Research Article: BEASTling: A software tool for linguistic phylogenetics using BEAST 2

Date Published: August 10, 2017

Publisher: Public Library of Science

Author(s): Luke Maurits, Robert Forkel, Gereon A. Kaiping, Quentin D. Atkinson, Gyaneshwer Chaubey.

http://doi.org/10.1371/journal.pone.0180908

Abstract

We present a new open source software tool called BEASTling, designed to simplify the preparation of Bayesian phylogenetic analyses of linguistic data using the BEAST 2 platform. BEASTling transforms comparatively short and human-readable configuration files into the XML files used by BEAST to specify analyses. By taking advantage of Creative Commons-licensed data from the Glottolog language catalog, BEASTling allows the user to conveniently filter datasets using names for recognised language families, to impose monophyly constraints so that inferred language trees are backward compatible with Glottolog classifications, or to assign geographic location data to languages for phylogeographic analyses. Support for the emerging cross-linguistic linked data format (CLDF) permits easy incorporation of data published in cross-linguistic linked databases into analyses. BEASTling is intended to make the power of Bayesian analysis more accessible to historical linguists without strong programming backgrounds, in the hopes of encouraging communication and collaboration between those developing computational models of language evolution (who are typically not linguists) and relevant domain experts.

Partial Text

Recent years have seen an increased interest in the use of computational and especially Bayesian methods for inferring phylogenetic trees of languages within an explicit, model-based framework [1–13]. The recency of this trend means there is currently a lack of software tailored to the needs of this sort of analysis of linguistic data. Thus, published analyses to date have all relied on software developed for biological phylogenetics, such as BayesPhylogenies [14], BEAST [15, 16] or MrBayes [17, 18].

The recent explosion of interest in linguistic phylogenetics has quickly settled on a standard framework of Bayesian inference using probabilistic models of language evolution. In this framework, languages are placed into a binary phylogenetic tree and linguistic data, such as cognacy judgements or structural/typological observations, are associated with the leaf nodes of the tree, representing extant or recently extinct languages. The data is assumed to have been generated via a probabilistic process defined on the tree, with features taking a particular value at the root and then potentially changing along each branch. The probability of a feature changing value depends upon the length of the branch. The model for calculating probabilities can be simple or quite complicated, with multiple parameters controlling the behaviour.

BEASTling analyses are focussed on the inference of phylogenetic trees from linguistic data. It is also possible for users to provide a known and trusted phylogenetic tree which is held fixed during the analysis, so that model parameters may be estimated conditional on that tree.

BEASTling analyses use the Yule pure birth process [28] to define a prior distribution over phylogenetic trees. The birthrate parameter is constant over all locations on the tree, but the particular constant value is inferred during the MCMC procedure. The Yule prior is one of two tree prior families supported by BEAST, and in biological applications is typically used to constrain trees over multiple species, i.e. the branching events are interpreted as speciation. The other supported family is the coalescent process [29], which is typically used for trees over populations of a single species, i.e. the branching events are interpreted as reproduction. Coalescent trees have a characteristic shape in which the oldest branching events are very much older than the most recent. There is no theoretical basis for expecting the language diversification process, which is more often analogised to speciation than within-population variation, to yield trees with this shape, nor is there empirical evidence in any established reconstructions. BEASTling therefore prefers the Yule prior. One shortcoming of this approach is that the Yule model assumes that languages never go extinct, when in fact language extinction is believed to be a frequent occurrence. The development of new tree priors specifically designed for linguistic phylogenetics is a continuing area of research, and future releases of BEASTling will include support for any suitable new tree priors implemented for BEAST.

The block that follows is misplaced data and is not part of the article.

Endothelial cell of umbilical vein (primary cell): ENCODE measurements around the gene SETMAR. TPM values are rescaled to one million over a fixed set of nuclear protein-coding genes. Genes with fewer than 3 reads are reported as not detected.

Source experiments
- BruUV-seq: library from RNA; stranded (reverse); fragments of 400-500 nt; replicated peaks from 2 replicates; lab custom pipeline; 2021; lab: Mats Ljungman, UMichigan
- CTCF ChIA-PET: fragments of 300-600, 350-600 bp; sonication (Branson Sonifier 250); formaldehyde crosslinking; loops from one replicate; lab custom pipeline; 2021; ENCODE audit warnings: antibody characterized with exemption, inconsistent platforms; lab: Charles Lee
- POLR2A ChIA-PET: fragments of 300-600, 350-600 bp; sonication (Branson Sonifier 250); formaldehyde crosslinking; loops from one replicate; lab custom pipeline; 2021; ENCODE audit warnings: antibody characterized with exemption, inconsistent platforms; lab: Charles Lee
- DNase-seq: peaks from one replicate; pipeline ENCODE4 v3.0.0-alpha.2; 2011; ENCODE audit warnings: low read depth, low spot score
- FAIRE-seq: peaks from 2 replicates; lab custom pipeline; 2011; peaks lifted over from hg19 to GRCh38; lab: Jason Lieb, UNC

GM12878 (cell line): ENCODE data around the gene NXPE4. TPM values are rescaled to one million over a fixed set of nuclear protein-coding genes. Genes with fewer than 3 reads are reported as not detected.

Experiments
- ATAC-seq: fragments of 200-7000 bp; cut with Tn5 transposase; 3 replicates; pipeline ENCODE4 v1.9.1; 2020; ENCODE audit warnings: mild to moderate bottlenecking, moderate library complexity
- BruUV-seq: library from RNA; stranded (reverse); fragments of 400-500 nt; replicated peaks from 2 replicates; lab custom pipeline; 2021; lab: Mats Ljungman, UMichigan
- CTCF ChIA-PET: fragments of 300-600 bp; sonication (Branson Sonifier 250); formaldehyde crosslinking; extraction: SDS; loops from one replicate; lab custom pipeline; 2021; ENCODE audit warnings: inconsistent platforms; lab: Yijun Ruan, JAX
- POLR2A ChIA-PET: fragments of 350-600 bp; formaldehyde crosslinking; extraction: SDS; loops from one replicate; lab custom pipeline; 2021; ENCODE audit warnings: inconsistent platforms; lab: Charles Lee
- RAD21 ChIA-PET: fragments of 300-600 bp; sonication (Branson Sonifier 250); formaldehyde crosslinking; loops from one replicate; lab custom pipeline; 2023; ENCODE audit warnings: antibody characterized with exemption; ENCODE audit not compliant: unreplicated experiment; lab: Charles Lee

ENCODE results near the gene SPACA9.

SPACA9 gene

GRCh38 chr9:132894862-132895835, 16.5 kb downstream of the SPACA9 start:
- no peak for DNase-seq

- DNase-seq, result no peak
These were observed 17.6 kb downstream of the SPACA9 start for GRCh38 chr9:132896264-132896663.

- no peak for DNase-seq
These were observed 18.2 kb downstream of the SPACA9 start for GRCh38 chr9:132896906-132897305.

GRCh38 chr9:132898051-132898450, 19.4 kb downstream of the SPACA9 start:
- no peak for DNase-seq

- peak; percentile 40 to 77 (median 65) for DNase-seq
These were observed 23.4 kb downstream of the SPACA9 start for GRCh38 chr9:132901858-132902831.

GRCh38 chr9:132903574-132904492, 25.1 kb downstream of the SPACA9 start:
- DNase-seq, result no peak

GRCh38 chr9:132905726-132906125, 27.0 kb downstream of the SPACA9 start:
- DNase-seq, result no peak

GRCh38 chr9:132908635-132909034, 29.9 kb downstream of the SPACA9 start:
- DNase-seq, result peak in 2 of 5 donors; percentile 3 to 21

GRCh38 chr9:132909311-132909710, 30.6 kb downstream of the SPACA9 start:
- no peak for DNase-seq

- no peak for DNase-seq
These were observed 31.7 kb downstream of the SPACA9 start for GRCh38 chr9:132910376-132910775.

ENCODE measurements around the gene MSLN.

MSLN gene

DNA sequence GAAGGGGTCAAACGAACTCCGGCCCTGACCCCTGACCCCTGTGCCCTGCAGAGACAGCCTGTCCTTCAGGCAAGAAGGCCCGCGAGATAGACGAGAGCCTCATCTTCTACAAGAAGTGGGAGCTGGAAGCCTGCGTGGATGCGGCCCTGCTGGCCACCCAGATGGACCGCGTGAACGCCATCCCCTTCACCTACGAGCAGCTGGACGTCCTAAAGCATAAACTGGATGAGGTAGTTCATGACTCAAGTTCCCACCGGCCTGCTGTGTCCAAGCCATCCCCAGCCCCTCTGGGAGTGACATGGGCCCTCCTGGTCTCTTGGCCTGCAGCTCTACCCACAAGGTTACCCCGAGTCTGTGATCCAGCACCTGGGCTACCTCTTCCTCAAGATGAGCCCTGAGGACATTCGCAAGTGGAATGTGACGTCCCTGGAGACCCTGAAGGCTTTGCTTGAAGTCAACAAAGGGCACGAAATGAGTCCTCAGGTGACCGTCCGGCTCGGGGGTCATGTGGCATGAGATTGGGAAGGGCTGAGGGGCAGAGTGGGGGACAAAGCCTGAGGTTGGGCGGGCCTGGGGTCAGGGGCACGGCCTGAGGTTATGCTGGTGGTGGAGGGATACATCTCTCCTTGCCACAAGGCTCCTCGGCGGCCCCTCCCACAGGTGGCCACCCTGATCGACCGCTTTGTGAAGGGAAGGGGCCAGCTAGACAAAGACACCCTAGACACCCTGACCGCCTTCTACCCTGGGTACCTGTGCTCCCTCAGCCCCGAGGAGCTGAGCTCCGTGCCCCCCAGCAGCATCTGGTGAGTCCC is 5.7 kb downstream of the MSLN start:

To illustrate the sorts of analyses BEASTling is designed to facilitate, we present the results of two example analyses. Our intent is to concisely demonstrate the various abilities of the software, and these analyses should not be construed as serious attempts at historical linguistic scholarship. The BEASTling configuration files for both analyses are available as S1 and S2 Files in the Supporting Material. Further, the configuration files, data files and processing scripts required to replicate both of these example analyses are available in a GitHub repository at https://github.com/glottobank/BEASTling_paper/.

BEASTling is an open source project and full source code is available in a version control repository hosted by GitHub at https://github.com/lmaurits/BEASTling, under the terms of a 2-clause BSD license. BEASTling is also hosted at the Python Package Index (PyPI) and thus may be easily installed using standard Python packaging tools such as easy_install or pip. Searchable documentation, including a tutorial, is hosted by Read The Docs at https://beastling.readthedocs.org.

 

Source:

http://doi.org/10.1371/journal.pone.0180908

 

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